PORTSMOUTH, N.H. — A nine-hour bomb scare aboard a Bangor, Maine-to-New York Greyhound bus ended peacefully Thursday night when the lone remaining passenger walked off it with his hands over his head.
The other 16 passengers and the driver had left the bus safely hours earlier.
Portsmouth Police Chief David Ferland said the man was being questioned and the incident was not terrorism-related.
“We do not believe this to be a terrorist event,” Ferland said at a late-night news conference during which he refused to answer questions. “We are considering this to be a localized event only.”
No details about the passenger were immediately released, and the bus remained parked in downtown Portsmouth being examined by the FBI and a bomb squad.
The man could be a foreign national, as agents from the U.S. Immigration and Customs Enforcement were on the scene and there were reports an interpreter was needed to speak to him.
The chief said more information would be released Friday.
The ordeal began around 11:30 a.m. Thursday when a passenger called 911 to report an explosive device on board, leading police to evacuate buildings and streets and call the passengers out under the watch of a sharpshooter in an armored vehicle.
One man remained on board and did not walk out until just before 9 p.m.
The man, wearing camouflage pants without a shirt, stepped off the bus with his hands high over his head. He then went to his knees before soon getting up and appearing to follow orders from police to walk away from the bus.
ICE spokesman Harold Ort could say only that there was an “ongoing issue” and that ICE was helping the investigation.
Throughout the day, police kept the curious at a distance and gave little information of what was happening on the bus. They said they established a way to communicate with the remaining passenger but wouldn’t give details of that communication.
Passenger Danielle Everett, 20, of Poland, Maine, said she didn’t see anything suspicious on the bus.
“It really wasn’t any big deal,” said Everett, who was met at the Portsmouth police station by her father.
Family members of some other passengers who gathered at the police station said their relatives did not feel threatened aboard the bus; several said the passengers were confused and more frightened by the police response.
The 911 call came after the bus arrived in the seaside city of Portsmouth and was “based on someone’s observations,” police Capt. Mike Schwartz said. He had not heard of any threat being made.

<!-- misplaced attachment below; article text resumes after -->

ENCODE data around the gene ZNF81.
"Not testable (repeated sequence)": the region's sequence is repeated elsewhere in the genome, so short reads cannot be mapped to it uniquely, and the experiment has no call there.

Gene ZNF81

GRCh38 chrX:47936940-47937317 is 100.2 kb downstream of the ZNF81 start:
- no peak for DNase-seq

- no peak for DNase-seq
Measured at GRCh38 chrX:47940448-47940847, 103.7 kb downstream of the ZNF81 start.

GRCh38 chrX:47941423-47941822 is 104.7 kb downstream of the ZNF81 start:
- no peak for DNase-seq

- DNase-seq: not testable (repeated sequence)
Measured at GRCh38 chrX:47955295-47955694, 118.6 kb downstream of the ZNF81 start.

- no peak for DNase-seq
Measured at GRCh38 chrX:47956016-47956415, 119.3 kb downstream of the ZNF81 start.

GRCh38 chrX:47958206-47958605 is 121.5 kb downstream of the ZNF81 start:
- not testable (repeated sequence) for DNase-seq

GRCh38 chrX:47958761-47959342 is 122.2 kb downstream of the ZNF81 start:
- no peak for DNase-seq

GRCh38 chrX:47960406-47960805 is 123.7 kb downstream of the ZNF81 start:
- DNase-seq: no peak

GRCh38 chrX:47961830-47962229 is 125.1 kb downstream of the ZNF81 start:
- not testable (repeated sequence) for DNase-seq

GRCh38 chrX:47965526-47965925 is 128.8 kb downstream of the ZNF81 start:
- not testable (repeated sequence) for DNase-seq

The driver “received a report of suspicious activity” while making the routine stop on the trip from Bangor to New York City and followed his training to secure the bus and notify police, Greyhound spokeswoman Maureen Richmond said.
The driver parked the bus and got out, but the passengers remained on board for more than two hours while police surrounded it and cleared the area of people. When they did leave, it was very slowly, separated by several minutes each. They carried no purses or bags, and most held their hands aloft as they passed officers with their weapons drawn.
Passengers were screened individually when they got off the bus — much like an airport security check — and were taken to the police station to be interviewed. None appeared to be injured as they left the bus; Schwartz said one was taken to a hospital because of a medical condition.
Some passengers resumed their trip on a replacement bus just before 8 p.m., an hour after the original bus had been scheduled to arrive in New York. Others skipped the trip and were picked up.
Greyhound said it would arrange to reunite passengers with their luggage and personal items they were forced to leave behind.
A Greyhound representative at the Bangor station said Thursday afternoon that the bus in question left Bangor at 6:30 a.m., on schedule, and was expected to make several stops as it traveled south.
The bus line’s representative didn’t know how many passengers originated in Bangor, but said by all accounts none of the passengers seemed suspicious, although Greyhound does not traditionally conduct screenings of passengers or their baggage.
Joe Law of Hudson, N.H., said he was walking toward his parked car when he saw the bus pull over. Law said the driver got off, ran to the back of the bus and pulled part of its back door down. He said the driver appeared to do something to disable the bus, then yelled, “get away from the bus,” before running down the street.